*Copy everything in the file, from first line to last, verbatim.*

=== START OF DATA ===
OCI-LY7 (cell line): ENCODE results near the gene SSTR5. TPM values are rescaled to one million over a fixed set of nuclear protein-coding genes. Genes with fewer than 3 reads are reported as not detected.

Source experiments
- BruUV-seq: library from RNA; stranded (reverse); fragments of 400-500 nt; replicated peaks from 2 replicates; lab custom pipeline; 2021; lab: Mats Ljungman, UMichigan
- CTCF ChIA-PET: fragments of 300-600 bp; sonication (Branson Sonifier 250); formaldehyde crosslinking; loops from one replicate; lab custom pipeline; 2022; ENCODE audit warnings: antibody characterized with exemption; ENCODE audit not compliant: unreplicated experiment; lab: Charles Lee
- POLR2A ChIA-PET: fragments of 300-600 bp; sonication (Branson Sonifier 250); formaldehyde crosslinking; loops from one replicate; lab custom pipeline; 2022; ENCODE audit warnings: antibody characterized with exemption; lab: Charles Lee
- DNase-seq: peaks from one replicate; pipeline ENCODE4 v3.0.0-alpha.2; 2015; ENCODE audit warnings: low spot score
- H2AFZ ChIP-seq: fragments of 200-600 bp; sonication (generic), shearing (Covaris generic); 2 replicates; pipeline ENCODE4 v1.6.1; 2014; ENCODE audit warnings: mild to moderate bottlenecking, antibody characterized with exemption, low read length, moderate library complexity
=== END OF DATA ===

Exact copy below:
OCI-LY7 (cell line): ENCODE results near the gene SSTR5. TPM values are rescaled to one million over a fixed set of nuclear protein-coding genes. Genes with fewer than 3 reads are reported as not detected.

Source experiments
- BruUV-seq: library from RNA; stranded (reverse); fragments of 400-500 nt; replicated peaks from 2 replicates; lab custom pipeline; 2021; lab: Mats Ljungman, UMichigan
- CTCF ChIA-PET: fragments of 300-600 bp; sonication (Branson Sonifier 250); formaldehyde crosslinking; loops from one replicate; lab custom pipeline; 2022; ENCODE audit warnings: antibody characterized with exemption; ENCODE audit not compliant: unreplicated experiment; lab: Charles Lee
- POLR2A ChIA-PET: fragments of 300-600 bp; sonication (Branson Sonifier 250); formaldehyde crosslinking; loops from one replicate; lab custom pipeline; 2022; ENCODE audit warnings: antibody characterized with exemption; lab: Charles Lee
- DNase-seq: peaks from one replicate; pipeline ENCODE4 v3.0.0-alpha.2; 2015; ENCODE audit warnings: low spot score
- H2AFZ ChIP-seq: fragments of 200-600 bp; sonication (generic), shearing (Covaris generic); 2 replicates; pipeline ENCODE4 v1.6.1; 2014; ENCODE audit warnings: mild to moderate bottlenecking, antibody characterized with exemption, low read length, moderate library complexity